I had decided to break down all the research that has come in, as normal, that proves how incredible a simple walk on a nature trail or in a beautiful park can be for our health. I was going to cover the lowered anxiety scores, lowered blood pressure readings, lowered symptoms of depression, improved cardiovascular performance and greatly improved rumination scores. I decided against that.
Instead, I want to share some of the things I've seen/experienced on my walks, hikes and runs in nature. I'm going to put up a few pictures I've taken and post a one-minute video of a hike I did last Friday. If anyone wants the data, much of it can be found in Outdoor Exercise and Mental Illnesses1 or in the links at the bottom of the page. Science and data are always wonderful motivators for me, but so is the beauty found in Nature. I was tempted to put up pictures of grand wildernesses that I've taken. Instead, I've gone with pictures of ordinary things, in ordinary places, to demonstrate the philosophy that I believe in: What I look at isn't nearly as important as what I decide to see. I hope the silly titles help illustrate that point.
First things first, I want to be clear. In the beginning, I wasn't able to walk for very long or for very far, but I kept at it. I've mentioned before that the last time I came home from a mental ward I wasn't able to walk for more than five minutes due to my obesity and the swelling in my feet from all the medications I was having to take. As you can probably tell from the first picture, I wasn't walking far, and I wasn't running anywhere (I was actually over thirty pounds heavier than this the last time I came home from a mental ward). However, small steps are infinitely better than no steps! Those humble beginnings, those small first steps, helped lead me to this life that I love. Going for outdoor walks was/is a key ingredient in my wellness plan.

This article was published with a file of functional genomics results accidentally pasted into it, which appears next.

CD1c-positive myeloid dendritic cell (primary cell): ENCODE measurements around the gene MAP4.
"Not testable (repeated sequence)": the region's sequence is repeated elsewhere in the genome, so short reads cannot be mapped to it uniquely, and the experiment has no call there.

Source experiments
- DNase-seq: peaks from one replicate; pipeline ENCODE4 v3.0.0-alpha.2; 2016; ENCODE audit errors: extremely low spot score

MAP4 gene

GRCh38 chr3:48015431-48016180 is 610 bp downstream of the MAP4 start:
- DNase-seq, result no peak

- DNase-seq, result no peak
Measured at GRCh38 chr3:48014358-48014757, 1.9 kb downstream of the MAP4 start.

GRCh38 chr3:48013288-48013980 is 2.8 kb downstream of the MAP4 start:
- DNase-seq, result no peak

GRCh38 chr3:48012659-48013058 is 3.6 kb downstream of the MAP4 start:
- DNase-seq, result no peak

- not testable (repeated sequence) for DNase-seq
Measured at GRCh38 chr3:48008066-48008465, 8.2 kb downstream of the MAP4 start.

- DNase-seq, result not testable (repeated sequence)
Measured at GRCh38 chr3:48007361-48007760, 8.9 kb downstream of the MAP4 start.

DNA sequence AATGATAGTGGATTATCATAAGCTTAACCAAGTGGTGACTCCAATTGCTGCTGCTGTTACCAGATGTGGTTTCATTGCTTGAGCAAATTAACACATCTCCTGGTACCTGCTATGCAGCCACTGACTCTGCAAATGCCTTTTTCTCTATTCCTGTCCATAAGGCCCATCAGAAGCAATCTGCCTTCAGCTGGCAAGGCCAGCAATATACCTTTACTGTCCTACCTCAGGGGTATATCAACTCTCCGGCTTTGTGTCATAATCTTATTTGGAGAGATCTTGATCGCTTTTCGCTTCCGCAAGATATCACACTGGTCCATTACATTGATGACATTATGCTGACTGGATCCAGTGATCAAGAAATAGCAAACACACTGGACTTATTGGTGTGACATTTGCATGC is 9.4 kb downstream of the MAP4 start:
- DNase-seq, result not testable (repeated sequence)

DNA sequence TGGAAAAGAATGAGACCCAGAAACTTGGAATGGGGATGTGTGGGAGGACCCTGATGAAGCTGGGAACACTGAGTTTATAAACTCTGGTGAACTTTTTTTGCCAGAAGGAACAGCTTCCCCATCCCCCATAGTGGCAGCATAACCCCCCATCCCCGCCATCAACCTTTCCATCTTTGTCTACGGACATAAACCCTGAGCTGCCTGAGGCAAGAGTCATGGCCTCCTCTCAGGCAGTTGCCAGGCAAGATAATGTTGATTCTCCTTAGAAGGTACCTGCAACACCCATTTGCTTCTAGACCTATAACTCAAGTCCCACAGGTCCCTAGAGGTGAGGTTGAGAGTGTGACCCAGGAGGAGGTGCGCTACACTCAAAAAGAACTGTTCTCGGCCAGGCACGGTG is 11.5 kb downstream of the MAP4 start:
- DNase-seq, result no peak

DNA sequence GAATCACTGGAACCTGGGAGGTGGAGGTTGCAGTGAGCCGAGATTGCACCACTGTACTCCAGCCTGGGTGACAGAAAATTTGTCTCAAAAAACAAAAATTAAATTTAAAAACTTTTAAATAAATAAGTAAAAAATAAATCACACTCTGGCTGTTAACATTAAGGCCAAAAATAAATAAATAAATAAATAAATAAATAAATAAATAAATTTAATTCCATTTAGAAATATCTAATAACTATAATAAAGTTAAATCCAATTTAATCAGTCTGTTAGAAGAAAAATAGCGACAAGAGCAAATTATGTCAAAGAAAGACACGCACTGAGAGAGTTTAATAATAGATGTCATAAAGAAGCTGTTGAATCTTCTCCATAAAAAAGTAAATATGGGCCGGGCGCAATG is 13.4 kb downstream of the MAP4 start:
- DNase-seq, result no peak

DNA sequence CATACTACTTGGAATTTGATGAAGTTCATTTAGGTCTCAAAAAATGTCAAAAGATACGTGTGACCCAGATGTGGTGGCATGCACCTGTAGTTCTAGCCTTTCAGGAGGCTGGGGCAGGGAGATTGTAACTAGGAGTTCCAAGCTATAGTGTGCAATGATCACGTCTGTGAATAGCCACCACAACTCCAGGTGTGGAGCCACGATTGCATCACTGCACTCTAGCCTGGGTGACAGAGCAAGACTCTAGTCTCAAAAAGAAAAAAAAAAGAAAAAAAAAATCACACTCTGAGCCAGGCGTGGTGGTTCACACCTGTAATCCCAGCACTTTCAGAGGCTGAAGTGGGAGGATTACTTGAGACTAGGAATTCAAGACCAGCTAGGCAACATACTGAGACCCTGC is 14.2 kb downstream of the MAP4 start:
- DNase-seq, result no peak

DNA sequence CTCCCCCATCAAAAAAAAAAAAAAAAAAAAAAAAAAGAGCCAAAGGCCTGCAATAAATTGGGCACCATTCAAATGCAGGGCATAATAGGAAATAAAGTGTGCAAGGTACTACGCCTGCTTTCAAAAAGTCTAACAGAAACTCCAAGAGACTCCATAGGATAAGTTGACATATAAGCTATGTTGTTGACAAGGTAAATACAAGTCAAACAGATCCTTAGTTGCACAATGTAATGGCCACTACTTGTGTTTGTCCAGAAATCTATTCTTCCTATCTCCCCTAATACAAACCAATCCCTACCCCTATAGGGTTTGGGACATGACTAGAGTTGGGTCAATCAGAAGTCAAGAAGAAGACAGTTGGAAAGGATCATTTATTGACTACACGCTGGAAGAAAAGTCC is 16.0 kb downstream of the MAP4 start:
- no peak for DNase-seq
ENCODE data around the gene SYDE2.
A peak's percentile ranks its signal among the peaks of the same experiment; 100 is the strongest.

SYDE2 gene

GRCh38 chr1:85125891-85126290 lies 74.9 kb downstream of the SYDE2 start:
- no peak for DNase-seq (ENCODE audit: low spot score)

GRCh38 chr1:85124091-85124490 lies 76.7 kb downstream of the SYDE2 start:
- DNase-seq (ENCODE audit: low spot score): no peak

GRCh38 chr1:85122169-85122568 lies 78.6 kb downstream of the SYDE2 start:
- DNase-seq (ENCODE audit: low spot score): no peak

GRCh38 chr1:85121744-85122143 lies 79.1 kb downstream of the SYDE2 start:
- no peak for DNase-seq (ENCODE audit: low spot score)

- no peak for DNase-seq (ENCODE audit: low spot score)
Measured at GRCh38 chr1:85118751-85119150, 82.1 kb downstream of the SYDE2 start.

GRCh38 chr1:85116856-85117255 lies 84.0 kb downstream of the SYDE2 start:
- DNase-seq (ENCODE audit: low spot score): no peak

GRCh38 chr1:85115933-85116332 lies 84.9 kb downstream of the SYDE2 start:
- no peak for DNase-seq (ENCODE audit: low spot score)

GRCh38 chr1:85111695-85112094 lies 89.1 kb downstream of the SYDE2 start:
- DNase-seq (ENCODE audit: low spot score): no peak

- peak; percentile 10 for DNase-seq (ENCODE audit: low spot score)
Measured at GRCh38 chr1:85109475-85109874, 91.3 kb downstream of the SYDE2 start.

Below is the video from last week's hike and a few pictures I've taken while walking, hiking and running in nature. I hope you enjoy them and that they may inspire someone to step out their front door and go for a walk. It could be the small step in the right direction that changes someone's life. We never know unless we try.
Obviously, I am not a photographer and all of those pictures were taken in public parks and nature trails around our house or around whatever little vacation spot my family and I may have been at (I always look up public parks and nature trails when we travel). The point is, nature is everywhere. Even in the city, it's never far away. People don't have to take a trip to Alaska, the Outback or the Serenghetti to go for a walk in nature and improve their health.
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As always, I wish you wonderful mental health and great successes eating healthy meals. If you, or someone you love, is severely depressed or anxious, please click this link and you will be directed to the International Association for Suicide Prevention. It is a fantastic resource and is staffed by wonderful people.
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